Hello! I'm StencilGirl® team member, Nancy Curry, and I am here to "mix up" my own use of stencils and hopefully yours, too. I am all about having stencils that can be used in their entirety or in a subtler manner. This project may help you look at your stencils in a whole new way. I know it impacted me that way as the project left my head and hit the paper. I wanted a stencil that was busy and did choose one that was more representational rather than abstract, but you could use one of those, too. Mary Beth Shaw and Traci Bautista are masters at that type of stencil. I chose Margaret Peot's 9" x 12" floral heart stencil L846, which is a giant heart full of so many interesting twosomes. Even if you choose a stencil with a distinctive, recognizable object design, it will change when cut into a bunch of repeat shapes.
I began the project by grabbing my media and paper. I chose a piece of mixed media paper (watercolor paper is perfect, too) that would fit the stencil and a selection of watercolors. I am smitten with all kinds of artisan and artist quality paints. These happen to be by Jazper Stardust. I promise I am not trying to enable you. I lightly sprayed water through the stencil and wet the paints. If you tend to be heavy-handed with spray bottles, I would advise using watercolor paper rather than mixed media. Mixed media paper will only take so much water. I let both sit for a few minutes to settle in.
My goal is to add watercolor through the stencil in different ways. Sometimes I use a mid-sized brush and flick or splatter to make marks on the paper and then I loosely brush through the stencil with more paint on the brush. Varying the amount of water used will change the saturation and I like the look of that as well. I did not affix the stencil with Pixie Spray, but you could if you don't want any movement. I continued using a palette of two or three greens, and four other colors of choice until the pattern was painted to my satisfaction. Before pulling the stencil off, I let it sit a few minutes. Alternately, you could let it dry thoroughly before the reveal. I'm always a little impatient.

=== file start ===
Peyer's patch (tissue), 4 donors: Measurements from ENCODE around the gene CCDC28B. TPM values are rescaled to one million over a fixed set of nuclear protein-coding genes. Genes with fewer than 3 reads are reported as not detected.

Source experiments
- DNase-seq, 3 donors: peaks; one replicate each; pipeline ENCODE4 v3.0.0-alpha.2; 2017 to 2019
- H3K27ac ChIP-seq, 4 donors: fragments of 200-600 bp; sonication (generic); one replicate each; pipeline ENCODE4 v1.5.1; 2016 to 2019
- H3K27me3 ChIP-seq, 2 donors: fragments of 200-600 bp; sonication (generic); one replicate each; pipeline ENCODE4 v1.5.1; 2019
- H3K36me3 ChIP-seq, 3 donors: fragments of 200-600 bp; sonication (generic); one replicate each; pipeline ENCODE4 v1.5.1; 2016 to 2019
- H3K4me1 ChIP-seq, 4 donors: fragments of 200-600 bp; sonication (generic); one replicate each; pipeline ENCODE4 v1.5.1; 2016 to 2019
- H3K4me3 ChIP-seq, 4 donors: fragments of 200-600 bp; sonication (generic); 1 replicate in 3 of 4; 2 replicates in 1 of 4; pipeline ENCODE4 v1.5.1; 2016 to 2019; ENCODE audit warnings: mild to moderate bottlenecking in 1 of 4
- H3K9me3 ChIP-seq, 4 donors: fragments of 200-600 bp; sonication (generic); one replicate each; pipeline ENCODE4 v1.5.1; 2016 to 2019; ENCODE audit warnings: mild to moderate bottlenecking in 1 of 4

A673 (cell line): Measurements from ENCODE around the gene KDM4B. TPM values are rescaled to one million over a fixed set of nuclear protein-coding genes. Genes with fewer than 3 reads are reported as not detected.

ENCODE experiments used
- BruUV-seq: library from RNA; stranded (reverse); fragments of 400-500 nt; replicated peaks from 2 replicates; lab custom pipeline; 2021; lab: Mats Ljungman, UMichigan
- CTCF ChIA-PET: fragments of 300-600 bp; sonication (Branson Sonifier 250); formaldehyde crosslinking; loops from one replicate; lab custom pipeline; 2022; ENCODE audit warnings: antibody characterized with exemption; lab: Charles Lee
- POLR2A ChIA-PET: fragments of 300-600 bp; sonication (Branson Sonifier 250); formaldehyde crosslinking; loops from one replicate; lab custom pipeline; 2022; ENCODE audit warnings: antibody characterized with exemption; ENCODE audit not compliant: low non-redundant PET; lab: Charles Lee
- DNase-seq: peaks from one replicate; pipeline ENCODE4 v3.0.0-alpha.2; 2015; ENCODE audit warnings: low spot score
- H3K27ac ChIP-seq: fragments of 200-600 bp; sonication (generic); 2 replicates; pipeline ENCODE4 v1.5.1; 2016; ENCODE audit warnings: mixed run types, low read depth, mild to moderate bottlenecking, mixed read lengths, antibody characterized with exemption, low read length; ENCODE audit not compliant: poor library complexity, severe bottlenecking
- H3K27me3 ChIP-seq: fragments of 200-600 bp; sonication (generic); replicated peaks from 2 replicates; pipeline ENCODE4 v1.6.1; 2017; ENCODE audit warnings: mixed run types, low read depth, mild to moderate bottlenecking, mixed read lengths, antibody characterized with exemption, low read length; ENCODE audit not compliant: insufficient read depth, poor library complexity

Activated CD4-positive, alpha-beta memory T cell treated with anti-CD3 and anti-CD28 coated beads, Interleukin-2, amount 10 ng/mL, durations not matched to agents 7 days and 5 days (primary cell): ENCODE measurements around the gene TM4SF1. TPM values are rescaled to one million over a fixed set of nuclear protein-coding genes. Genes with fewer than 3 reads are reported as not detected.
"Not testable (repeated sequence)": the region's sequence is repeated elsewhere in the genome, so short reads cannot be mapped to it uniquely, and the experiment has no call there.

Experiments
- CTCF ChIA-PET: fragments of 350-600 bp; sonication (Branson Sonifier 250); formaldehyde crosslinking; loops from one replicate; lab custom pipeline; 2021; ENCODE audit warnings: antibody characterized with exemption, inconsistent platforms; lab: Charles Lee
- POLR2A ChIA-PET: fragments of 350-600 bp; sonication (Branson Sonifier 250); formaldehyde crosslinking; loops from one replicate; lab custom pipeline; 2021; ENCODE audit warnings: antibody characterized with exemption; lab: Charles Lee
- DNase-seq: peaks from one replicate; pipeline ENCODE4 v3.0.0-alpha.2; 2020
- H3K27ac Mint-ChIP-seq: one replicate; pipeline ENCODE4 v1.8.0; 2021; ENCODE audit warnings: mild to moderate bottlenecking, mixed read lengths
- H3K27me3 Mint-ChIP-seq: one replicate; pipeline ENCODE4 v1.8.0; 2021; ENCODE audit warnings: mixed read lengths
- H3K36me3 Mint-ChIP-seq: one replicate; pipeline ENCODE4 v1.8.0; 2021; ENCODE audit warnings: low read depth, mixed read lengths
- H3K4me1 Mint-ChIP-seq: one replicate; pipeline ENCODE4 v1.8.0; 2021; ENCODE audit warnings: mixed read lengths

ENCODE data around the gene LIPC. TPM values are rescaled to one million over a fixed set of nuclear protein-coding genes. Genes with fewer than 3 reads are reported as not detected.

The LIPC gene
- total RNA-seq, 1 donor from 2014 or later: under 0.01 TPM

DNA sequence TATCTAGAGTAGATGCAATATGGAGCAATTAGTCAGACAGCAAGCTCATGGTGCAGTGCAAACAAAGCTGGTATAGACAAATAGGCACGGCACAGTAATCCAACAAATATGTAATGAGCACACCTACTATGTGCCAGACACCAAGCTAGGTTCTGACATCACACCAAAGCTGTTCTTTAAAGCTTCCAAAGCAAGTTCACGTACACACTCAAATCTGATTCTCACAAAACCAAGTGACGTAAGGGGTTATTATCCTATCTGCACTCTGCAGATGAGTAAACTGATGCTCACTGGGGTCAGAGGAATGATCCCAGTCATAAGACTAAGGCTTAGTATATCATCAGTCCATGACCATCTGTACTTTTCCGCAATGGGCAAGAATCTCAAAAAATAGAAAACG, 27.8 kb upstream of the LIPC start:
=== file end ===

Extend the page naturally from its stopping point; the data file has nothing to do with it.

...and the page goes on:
Once dry, I cut around the heart to allow closer proximity to the chosen punch. My daughter just chose her wedding gown yesterday so I decided to stay with the hearts theme and just happened to have an old punch that would work with some minor adjustments. I began punching out the design without a lot of thought. I love the randomness that just doing without thinking brings. I do like to use the punch backwards to make sure I get the whole piece of paper in and don't have a half heart. This punch had a lack of symmetry to the heart, but I used the first one I punched out as a stencil to even out the lobes of the hearts. It was an extra step but for this project, I wanted more symmetry.
I like to lay the pieces out and play with positioning. I had a lot of extra hearts for the mat size so I save them to use for single images on cards or tucked in with art orders from my shop. Hearts never go out of style. Once happy with the organization, I attached some of them with ScorTape to green cardstock and finished with and 8" x 8" mat. Size is definitely artist's choice. I've been on a tear with these types of compositions all summer. They are easily found in my Instagram feed under the hashtag #artinpieces. I've gone as large as 11" x 14" and as small as 8" x 8" mattted. These are all paint only but the concept is the same. Here's one of my dimensional favorites for inspiration, Tossed. Yes, I'm still on the wedding theme.
I hope you enjoyed this process and will look at your stencils with fresh eyes. I have plans to continue this series done both ways. I am always happy to be on the blog and this project was a joy to do. Happy creating until next time! As always, you can find me on all social media as Nancy Curry Art or on my comprehensive website/store.
I'll be back soon!!!